United States District Court, Northern District of Illinois, Eastern Division
July 23, 1999
UNITED STATES OF AMERICA, PLAINTIFF,
DERRICK WAYNE GRIFFIN, DEFENDANT.
The opinion of the court was delivered by: Alesia, District Judge.
MEMORANDUM OPINION AND ORDER
Before the court is defendant Derrick Wayne Griffin's motion
under 28 U.S.C. § 2255 to vacate, set aside, or correct his
sentence. For the following reasons, the court denies defendant's
motion with prejudice.
On July 23, 1993, defendant Derrick Wayne Griffin ("Griffin")
pleaded guilty to violating 18 U.S.C. § 371 and 1962(c). On
October 26, 1993, this court sentenced Griffin to a 300 month
term of imprisonment. At the preliminary hearing, arraignment,
plea, and sentencing phases, attorney Richard F. Walsh ("Walsh")
represented Griffin. Neither Griffin nor Walsh filed a notice of
appeal on behalf of Griffin.
From 1993 until 1997, Griffin was in the custody of the State
of Illinois. Sometime during 1997, Griffin entered the federal
On November 27, 1998, Griffin filed a letter, asking this court
to grant him leave to file a § 2255 motion. The court informed
Griffin that the court cannot consider ex parte communications
and that if he wished to request leave to file a § 2255 motion,
he must do so by way of motion. On January 27, 1999, Griffin
filed a motion for leave to file an untimely § 2255 motion. On
February 23, 1999, this court granted Griffin leave to file a §
2255 motion. At that point, the court made no determination as to
whether the motion was timely or not. The court simply allowed
Griffin to file the § 2255 motion, leaving it up to the
government to raise whatever objections to the motion there may
be, including an objection to the motion's timeliness.
On March 5, 1999, Griffin filed the present § 2255 motion and a
memorandum of law in support of his § 2255 motion. On May 25,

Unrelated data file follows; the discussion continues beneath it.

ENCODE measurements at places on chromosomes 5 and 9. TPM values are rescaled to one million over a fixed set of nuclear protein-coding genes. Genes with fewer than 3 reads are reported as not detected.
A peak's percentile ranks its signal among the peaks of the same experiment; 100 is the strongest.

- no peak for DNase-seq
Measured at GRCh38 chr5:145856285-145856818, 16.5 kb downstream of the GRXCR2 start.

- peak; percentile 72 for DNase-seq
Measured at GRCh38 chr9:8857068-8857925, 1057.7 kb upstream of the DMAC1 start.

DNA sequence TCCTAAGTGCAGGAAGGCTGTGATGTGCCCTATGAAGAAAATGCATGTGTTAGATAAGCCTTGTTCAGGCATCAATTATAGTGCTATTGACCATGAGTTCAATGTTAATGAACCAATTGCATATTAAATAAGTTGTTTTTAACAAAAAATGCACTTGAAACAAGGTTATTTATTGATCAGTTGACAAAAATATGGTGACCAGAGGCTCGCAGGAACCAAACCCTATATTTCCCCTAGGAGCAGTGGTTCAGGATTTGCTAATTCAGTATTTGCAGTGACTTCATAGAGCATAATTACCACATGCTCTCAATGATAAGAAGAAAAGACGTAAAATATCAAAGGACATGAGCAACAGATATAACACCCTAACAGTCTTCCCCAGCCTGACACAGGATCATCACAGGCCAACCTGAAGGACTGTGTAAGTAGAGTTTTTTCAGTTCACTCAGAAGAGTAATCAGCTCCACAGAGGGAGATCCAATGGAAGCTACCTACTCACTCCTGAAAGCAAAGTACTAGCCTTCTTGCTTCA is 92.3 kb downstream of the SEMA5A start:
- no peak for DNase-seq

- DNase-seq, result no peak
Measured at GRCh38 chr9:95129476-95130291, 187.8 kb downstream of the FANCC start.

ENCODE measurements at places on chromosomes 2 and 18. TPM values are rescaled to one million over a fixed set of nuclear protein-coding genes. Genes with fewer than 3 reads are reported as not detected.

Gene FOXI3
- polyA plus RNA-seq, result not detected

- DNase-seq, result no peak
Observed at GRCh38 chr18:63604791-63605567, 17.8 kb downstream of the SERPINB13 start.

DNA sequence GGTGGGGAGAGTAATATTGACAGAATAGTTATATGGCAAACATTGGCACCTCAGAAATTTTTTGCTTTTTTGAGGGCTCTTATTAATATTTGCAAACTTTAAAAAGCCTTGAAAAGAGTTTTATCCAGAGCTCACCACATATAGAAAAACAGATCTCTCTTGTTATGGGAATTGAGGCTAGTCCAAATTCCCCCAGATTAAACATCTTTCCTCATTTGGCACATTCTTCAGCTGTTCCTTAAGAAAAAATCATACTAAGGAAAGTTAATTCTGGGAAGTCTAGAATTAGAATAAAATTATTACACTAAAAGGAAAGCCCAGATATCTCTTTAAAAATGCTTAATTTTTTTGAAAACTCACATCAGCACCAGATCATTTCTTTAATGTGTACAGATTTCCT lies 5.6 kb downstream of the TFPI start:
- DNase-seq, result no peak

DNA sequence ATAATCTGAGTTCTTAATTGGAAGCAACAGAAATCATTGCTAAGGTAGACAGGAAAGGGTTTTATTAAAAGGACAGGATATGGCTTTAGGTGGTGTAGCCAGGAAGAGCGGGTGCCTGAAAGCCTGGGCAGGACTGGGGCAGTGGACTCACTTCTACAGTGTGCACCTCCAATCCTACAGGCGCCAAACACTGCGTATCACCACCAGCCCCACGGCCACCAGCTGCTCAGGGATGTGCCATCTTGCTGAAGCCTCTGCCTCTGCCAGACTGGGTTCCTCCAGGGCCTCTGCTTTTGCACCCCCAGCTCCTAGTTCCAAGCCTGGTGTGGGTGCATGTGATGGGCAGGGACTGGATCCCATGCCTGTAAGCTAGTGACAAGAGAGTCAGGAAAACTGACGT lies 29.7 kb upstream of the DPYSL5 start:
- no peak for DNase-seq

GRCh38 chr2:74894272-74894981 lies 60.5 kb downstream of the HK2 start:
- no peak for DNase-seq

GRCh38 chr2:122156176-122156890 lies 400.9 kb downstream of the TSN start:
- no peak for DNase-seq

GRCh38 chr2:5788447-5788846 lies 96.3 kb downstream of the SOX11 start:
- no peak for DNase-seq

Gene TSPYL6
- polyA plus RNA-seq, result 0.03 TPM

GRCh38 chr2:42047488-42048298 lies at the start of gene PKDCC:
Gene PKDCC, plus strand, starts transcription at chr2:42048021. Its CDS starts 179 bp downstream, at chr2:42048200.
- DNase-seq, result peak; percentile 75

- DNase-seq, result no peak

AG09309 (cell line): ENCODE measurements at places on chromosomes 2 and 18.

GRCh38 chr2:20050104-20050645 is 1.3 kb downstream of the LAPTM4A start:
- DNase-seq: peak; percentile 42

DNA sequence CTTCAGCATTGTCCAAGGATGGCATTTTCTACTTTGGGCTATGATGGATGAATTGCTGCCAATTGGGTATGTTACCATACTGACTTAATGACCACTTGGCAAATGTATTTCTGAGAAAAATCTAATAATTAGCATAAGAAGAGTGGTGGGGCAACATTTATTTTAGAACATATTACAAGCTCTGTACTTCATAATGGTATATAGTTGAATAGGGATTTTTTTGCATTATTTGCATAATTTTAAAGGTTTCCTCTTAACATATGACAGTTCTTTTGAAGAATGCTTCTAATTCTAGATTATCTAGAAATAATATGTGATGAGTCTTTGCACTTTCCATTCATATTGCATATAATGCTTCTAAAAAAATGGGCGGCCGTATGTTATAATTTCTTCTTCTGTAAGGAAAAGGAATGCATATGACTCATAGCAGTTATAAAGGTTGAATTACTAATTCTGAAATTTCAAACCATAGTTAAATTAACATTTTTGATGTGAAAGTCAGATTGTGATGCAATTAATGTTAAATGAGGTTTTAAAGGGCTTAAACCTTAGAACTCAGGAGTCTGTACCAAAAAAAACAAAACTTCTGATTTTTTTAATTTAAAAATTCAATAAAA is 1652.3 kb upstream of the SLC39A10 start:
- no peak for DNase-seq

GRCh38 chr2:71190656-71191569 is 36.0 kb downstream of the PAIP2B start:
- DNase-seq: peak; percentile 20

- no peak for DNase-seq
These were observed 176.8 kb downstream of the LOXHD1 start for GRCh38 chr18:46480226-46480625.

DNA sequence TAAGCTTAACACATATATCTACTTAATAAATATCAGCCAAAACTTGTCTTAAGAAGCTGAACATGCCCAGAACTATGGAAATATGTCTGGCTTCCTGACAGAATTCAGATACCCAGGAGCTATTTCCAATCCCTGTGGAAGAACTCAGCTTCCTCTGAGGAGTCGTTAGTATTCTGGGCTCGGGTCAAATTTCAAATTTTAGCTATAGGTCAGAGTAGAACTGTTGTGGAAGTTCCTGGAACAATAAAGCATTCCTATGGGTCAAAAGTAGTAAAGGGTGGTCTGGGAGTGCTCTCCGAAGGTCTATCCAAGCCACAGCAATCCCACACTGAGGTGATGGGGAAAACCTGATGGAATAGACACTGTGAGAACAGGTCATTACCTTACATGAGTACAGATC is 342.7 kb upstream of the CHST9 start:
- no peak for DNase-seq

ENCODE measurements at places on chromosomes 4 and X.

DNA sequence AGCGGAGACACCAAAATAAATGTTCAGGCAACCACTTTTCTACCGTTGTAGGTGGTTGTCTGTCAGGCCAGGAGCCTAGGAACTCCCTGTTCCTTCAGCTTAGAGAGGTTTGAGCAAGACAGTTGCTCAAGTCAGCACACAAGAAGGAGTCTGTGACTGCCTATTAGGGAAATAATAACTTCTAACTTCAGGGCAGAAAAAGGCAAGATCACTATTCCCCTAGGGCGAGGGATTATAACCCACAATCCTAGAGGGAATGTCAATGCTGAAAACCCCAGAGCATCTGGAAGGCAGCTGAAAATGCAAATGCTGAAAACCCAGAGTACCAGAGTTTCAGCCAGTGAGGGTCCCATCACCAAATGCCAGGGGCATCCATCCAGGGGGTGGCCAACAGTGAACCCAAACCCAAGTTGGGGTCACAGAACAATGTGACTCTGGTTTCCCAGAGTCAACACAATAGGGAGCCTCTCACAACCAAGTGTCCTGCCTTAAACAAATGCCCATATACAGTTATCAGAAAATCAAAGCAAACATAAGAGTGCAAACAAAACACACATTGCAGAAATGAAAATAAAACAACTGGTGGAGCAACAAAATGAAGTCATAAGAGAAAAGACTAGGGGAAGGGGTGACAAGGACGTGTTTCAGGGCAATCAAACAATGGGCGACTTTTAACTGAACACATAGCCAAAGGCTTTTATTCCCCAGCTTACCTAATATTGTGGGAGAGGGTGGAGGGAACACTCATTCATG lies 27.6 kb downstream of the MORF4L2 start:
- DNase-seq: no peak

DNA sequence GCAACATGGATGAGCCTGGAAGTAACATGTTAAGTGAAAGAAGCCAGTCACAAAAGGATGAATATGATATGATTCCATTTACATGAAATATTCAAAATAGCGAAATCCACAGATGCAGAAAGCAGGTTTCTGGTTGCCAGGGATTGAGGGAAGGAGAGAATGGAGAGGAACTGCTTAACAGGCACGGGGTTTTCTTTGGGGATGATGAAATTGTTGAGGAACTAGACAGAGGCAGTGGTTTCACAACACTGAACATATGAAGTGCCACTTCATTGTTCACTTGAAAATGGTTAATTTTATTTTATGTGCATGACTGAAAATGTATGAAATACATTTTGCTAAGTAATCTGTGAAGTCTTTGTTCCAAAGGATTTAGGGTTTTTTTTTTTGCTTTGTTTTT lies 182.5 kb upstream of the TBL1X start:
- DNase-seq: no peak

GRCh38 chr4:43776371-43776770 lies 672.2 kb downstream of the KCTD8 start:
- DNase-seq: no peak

1999, the government responded to Griffin's § 2255 motion. In its
response, the government moved this court to dismiss Griffin's §
2255 motion as untimely, arguing that the motion was barred by
the one-year period of limitations contained in 28 U.S.C. § 2255
("§ 2255's limitations period").
On June 8, 1999, the court denied the government's motion to
dismiss. United States v. Griffin, 58 F. Supp.2d 863
(N.D.Ill. 1999). The court acknowledged that Griffin's § 2255
motion was not filed within § 2255's limitations period. Id. at
865. The court held, however, that (1) § 2255's limitations
period is not jurisdictional but is procedural and, thus, subject
to equitable tolling and (2) Griffin's allegation that he told
Walsh to appeal and Walsh failed to do so was sufficient to
warrant an evidentiary hearing on the issue to determine whether
§ 2255's limitations period should be equitably tolled in this
case. Id. at 868-69.*fn1 The court then appointed an attorney
to represent Griffin at an evidentiary hearing, which was to be
held to determine (1) whether Griffin in fact told Walsh to
appeal his case and, if so, (2) when Griffin became or should
have become aware that Walsh failed to appeal his case. Id. at
On July 22, 1999, the court held an evidentiary hearing to
resolve the above issues. Two witnesses testified at the hearing:
Griffin and Walsh. After the witnesses testified, Griffin's
attorney and the attorney for the government presented their
closing arguments. The court took the case under advisement in
order for it to carefully consider the evidence presented and the
arguments made during the evidentiary hearing.
In this case, there is no dispute that Griffin's judgment of
conviction became final well before the enactment of the
Anti-terrorism and Effective Death Penalty Act ("AEDPA") and,
thus, that Griffin had from one year after April 24, 1996 to file
his § 2255 motion. See Gendron v. United States, 154 F.3d 672,
674-75 (7th Cir. 1998).*fn2 Griffin, however, did not file his §
2255 motion until well after § 2255's limitations period had
expired.*fn3 Thus, Griffin's § 2255 motion is barred by § 2255's
limitations period unless he can show that equitable tolling is
warranted in this case. See Griffin, 58 F. Supp.2d at 869.
The doctrine of equitable tolling "permits a plaintiff to avoid